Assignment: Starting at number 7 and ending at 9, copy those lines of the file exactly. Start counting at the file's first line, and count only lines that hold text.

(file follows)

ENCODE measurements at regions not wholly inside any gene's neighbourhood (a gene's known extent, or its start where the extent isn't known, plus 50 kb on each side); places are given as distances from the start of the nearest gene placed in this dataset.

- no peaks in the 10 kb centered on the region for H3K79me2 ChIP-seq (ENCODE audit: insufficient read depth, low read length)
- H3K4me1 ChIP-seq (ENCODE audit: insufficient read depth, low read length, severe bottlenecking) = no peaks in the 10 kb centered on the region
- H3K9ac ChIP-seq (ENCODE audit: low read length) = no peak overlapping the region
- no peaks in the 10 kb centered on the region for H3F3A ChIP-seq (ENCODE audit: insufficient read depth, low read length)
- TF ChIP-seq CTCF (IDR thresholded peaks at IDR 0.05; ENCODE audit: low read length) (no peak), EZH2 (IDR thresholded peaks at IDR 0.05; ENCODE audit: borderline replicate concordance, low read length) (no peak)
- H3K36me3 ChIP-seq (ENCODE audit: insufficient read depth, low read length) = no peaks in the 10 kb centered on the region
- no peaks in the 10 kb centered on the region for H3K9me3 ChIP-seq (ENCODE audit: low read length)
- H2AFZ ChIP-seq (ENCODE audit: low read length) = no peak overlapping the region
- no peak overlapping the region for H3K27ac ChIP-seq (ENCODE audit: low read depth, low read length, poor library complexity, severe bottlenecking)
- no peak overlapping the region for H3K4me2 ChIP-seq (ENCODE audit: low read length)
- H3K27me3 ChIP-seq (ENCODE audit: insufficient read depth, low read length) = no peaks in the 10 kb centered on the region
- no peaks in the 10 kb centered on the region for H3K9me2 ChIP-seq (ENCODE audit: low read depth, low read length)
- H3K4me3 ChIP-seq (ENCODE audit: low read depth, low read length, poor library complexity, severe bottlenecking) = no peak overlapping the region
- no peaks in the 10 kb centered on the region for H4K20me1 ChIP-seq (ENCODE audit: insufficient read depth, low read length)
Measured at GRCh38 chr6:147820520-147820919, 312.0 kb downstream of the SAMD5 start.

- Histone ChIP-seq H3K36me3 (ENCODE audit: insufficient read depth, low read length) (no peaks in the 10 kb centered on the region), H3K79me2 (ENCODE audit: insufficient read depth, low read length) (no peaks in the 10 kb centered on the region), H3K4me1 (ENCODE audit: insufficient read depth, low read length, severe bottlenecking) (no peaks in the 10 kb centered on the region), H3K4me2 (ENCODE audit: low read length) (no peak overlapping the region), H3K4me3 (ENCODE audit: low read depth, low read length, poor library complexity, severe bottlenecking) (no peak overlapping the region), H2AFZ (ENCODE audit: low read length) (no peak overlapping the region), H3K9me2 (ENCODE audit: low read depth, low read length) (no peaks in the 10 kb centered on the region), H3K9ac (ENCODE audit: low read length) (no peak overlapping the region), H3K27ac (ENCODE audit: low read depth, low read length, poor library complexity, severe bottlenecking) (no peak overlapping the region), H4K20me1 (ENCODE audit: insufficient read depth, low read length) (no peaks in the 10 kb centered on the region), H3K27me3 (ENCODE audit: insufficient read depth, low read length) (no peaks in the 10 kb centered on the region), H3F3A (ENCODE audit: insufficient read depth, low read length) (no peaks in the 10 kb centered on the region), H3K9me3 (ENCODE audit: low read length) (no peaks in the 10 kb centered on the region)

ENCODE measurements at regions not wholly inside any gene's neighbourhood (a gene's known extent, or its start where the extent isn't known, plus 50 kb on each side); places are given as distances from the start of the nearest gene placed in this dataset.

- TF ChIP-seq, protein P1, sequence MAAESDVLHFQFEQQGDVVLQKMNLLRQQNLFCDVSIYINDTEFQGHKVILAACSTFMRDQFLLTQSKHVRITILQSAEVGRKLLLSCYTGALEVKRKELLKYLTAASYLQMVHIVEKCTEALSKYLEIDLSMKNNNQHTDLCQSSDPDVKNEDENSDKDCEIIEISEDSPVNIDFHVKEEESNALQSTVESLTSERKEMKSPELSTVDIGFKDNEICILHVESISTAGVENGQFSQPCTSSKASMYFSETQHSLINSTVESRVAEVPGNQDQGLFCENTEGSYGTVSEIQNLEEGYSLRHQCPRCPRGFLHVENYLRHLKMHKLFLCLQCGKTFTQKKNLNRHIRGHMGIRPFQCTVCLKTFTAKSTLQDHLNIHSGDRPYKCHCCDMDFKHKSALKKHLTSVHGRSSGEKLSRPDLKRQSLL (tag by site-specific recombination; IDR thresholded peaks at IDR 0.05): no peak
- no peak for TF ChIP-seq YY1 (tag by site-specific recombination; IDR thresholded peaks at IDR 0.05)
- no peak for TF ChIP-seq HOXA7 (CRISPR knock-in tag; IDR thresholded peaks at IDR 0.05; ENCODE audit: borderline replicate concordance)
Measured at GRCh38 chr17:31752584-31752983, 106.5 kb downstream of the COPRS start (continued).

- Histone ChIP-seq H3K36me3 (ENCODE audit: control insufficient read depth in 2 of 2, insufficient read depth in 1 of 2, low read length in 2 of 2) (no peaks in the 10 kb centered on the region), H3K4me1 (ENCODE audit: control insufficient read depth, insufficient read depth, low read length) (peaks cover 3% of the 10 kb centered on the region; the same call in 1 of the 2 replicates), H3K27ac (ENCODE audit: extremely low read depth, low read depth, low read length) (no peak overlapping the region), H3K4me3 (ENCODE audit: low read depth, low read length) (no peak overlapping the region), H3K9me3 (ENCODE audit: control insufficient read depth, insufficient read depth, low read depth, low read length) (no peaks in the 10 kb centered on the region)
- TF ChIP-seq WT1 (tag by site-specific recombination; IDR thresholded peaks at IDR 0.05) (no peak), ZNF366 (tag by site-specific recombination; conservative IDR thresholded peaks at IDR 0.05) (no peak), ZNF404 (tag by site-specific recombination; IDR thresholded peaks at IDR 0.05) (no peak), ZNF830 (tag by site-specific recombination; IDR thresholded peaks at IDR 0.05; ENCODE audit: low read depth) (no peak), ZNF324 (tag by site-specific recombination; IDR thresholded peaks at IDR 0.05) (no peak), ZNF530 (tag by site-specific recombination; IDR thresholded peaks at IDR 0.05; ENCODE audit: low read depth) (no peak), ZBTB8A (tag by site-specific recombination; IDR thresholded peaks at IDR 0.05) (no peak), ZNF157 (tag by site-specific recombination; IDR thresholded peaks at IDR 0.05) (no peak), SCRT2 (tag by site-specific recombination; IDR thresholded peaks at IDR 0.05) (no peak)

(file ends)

- H3K36me3 ChIP-seq (ENCODE audit: insufficient read depth, low read length) = no peaks in the 10 kb centered on the region
- no peaks in the 10 kb centered on the region for H3K9me3 ChIP-seq (ENCODE audit: low read length)
- H2AFZ ChIP-seq (ENCODE audit: low read length) = no peak overlapping the region